How Is Binge Drinking Related to Alcoholism?

Binge drinking does not necessarily mean that a person suffers from an alcohol use disorder, although many people who enter treatment for alcoholism have a history of binge drinking.

A formal diagnosis of an alcohol use disorder is made based on the specific problems that drinking causes in a person’s life. This can include:

  • Drinking more alcohol than you originally intended
  • Feeling powerless to stop drinking
  • Experiencing withdrawal symptoms when you are unable to drink
  • Craving alcohol
  • Requiring larger quantities of alcohol to feel impaired
  • Continuing to drink despite experiencing alcohol-related health problems
  • Failing to meet your responsibilities at home or work due to your drinking
  • Lying to friends and family about your alcohol consumption
  • Giving up activities you once enjoyed to spend more time drinking
  • Feeling as though drinking is the only way to cope with stress, sadness, anger, anxiety, or other uncomfortable emotions.

The relationship between binge drinking and addiction is strongest in adolescents, with teens who report frequent binge drinking having nearly triple the risk of developing an alcohol use disorder as adults.

What Type of Help Is Available?

If you believe that your binge drinking may be a sign of an alcohol problem, help is available. Alcoholism is a treatable disease, but you can’t beat it alone.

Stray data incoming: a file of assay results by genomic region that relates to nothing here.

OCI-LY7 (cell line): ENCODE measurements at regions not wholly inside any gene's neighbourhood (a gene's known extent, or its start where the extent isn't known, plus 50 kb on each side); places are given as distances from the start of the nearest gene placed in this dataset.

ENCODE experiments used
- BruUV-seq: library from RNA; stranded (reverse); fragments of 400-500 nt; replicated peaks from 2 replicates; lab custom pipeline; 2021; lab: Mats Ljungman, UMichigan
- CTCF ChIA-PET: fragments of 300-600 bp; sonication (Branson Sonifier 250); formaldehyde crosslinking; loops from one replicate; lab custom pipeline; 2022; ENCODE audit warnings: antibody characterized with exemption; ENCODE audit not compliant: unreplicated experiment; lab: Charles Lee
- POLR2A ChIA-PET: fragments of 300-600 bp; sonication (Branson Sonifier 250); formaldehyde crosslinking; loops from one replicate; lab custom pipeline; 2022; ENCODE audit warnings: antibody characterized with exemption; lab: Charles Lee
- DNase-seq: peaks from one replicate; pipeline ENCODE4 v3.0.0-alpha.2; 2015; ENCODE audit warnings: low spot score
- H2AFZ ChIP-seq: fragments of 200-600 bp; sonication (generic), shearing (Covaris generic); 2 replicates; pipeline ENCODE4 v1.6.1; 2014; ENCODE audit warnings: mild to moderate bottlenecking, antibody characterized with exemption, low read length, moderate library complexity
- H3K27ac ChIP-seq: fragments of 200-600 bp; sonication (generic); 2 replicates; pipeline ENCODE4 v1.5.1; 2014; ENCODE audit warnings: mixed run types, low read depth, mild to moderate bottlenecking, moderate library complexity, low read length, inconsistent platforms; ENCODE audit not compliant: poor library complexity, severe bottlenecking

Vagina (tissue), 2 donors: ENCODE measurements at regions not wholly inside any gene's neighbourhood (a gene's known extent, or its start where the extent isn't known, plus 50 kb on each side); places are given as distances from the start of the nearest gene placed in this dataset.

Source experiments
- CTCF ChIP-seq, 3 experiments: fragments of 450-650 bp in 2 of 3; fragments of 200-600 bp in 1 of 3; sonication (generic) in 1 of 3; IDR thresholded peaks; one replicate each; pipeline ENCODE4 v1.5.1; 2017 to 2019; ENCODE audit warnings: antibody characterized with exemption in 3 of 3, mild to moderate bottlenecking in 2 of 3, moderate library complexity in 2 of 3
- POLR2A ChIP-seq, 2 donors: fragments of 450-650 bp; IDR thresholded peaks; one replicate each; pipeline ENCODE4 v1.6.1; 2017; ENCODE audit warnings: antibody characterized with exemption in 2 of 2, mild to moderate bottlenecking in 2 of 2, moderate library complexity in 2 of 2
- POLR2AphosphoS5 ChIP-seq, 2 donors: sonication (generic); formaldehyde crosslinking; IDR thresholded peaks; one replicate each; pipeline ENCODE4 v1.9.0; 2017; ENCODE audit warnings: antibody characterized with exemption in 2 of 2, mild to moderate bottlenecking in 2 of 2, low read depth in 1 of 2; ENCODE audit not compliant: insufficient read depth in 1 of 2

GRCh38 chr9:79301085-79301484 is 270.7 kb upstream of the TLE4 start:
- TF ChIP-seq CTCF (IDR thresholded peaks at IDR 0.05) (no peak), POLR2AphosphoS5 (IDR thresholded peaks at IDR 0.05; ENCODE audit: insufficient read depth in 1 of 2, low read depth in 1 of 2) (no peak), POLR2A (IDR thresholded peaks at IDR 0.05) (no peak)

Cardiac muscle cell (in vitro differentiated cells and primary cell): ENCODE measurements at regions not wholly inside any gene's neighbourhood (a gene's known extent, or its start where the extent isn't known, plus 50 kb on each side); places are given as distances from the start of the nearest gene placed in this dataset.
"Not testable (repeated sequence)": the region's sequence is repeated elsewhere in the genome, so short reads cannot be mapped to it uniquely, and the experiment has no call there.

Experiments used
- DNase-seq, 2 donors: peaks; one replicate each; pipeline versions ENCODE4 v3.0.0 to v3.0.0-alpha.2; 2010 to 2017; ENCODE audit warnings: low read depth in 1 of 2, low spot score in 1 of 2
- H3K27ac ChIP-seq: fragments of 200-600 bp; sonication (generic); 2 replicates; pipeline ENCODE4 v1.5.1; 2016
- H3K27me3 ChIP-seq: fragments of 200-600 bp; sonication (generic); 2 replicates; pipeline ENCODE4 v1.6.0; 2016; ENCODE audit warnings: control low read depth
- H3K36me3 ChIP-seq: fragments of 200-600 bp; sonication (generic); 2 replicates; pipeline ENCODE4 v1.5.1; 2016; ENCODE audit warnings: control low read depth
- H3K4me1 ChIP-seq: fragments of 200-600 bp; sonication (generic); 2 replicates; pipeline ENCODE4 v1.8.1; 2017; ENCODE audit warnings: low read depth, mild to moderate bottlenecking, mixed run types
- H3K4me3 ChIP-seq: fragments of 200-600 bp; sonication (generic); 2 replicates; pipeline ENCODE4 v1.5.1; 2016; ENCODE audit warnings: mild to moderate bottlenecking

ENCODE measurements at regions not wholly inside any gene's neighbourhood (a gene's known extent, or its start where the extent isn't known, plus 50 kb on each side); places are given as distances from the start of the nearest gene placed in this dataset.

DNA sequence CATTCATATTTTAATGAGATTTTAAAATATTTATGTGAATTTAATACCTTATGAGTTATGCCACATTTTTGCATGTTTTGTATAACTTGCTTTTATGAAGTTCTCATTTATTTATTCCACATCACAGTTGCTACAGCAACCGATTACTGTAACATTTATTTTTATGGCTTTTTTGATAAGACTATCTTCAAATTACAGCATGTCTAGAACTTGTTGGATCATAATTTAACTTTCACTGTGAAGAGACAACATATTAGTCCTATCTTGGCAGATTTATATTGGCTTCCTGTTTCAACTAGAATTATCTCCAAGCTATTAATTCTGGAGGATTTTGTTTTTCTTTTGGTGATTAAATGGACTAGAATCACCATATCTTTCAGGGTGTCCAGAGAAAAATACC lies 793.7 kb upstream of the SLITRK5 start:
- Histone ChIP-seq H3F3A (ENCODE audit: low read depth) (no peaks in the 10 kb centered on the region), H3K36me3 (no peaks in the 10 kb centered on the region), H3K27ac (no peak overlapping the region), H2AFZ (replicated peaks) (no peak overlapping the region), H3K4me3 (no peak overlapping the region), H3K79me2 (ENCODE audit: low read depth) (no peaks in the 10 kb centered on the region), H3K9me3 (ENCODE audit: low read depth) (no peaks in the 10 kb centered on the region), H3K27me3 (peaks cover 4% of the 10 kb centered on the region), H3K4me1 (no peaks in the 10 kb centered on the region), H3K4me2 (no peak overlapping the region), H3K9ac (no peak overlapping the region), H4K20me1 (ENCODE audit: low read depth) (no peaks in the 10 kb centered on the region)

Treatment for an alcohol use disorder typically includes individual and group therapy to focus on learning coping strategies for handling cravings and managing emotions without drinking. Experiential therapies such as equine therapy, art therapy, or music therapy can also be used to encourage people who have trouble talking about their feelings to process the issues that are contributing to their substance abuse.

It is common for people who suffer from an alcohol use disorder to also meet the criteria for mental disorders such as anxiety, depression, or PTSD. When someone has a dual disease or co-occurring disorder, treating both conditions simultaneously is vital to providing a solid foundation for a sustained recovery.

By Dana Hinders

Understanding the relationship between alcohol and depressionThe relationship between alcohol and depression is deceptive. Since drinking is often a part of social gatherings, it may seem like a few beers would be a great way to take your mind off your troubles. However, alcohol can actually worsen depression symptoms. In some cases, it may even induce depression in someone with no previous signs of a mental health disorder.